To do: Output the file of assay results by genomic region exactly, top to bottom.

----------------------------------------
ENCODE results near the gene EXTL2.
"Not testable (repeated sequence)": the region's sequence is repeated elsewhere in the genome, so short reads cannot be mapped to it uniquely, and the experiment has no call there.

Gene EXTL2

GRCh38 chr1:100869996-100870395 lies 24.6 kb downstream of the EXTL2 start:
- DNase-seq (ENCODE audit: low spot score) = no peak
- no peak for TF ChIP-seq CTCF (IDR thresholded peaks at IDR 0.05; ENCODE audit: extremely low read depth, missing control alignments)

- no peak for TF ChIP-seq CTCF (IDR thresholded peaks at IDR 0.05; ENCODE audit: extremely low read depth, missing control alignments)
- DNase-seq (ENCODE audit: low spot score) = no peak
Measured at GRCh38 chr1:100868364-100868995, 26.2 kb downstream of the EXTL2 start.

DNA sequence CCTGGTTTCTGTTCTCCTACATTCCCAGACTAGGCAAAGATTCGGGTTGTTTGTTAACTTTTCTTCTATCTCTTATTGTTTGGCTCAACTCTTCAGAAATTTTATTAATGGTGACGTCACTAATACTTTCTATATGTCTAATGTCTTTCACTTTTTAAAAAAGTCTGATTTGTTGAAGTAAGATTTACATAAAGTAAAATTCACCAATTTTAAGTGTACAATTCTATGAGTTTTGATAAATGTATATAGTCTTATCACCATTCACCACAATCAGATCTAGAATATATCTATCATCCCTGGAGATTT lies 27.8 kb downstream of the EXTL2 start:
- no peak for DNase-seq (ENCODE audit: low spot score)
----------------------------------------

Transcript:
ENCODE results near the gene EXTL2.
"Not testable (repeated sequence)": the region's sequence is repeated elsewhere in the genome, so short reads cannot be mapped to it uniquely, and the experiment has no call there.

Gene EXTL2

GRCh38 chr1:100869996-100870395 lies 24.6 kb downstream of the EXTL2 start:
- DNase-seq (ENCODE audit: low spot score) = no peak
- no peak for TF ChIP-seq CTCF (IDR thresholded peaks at IDR 0.05; ENCODE audit: extremely low read depth, missing control alignments)

- no peak for TF ChIP-seq CTCF (IDR thresholded peaks at IDR 0.05; ENCODE audit: extremely low read depth, missing control alignments)
- DNase-seq (ENCODE audit: low spot score) = no peak
Measured at GRCh38 chr1:100868364-100868995, 26.2 kb downstream of the EXTL2 start.

DNA sequence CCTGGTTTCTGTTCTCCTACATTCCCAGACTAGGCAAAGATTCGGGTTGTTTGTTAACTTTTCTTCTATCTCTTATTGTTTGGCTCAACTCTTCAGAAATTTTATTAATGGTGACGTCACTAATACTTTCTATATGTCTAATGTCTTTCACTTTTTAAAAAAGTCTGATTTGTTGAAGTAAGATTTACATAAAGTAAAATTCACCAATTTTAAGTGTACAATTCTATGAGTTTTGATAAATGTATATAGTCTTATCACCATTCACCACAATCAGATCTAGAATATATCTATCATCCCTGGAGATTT lies 27.8 kb downstream of the EXTL2 start:
- no peak for DNase-seq (ENCODE audit: low spot score)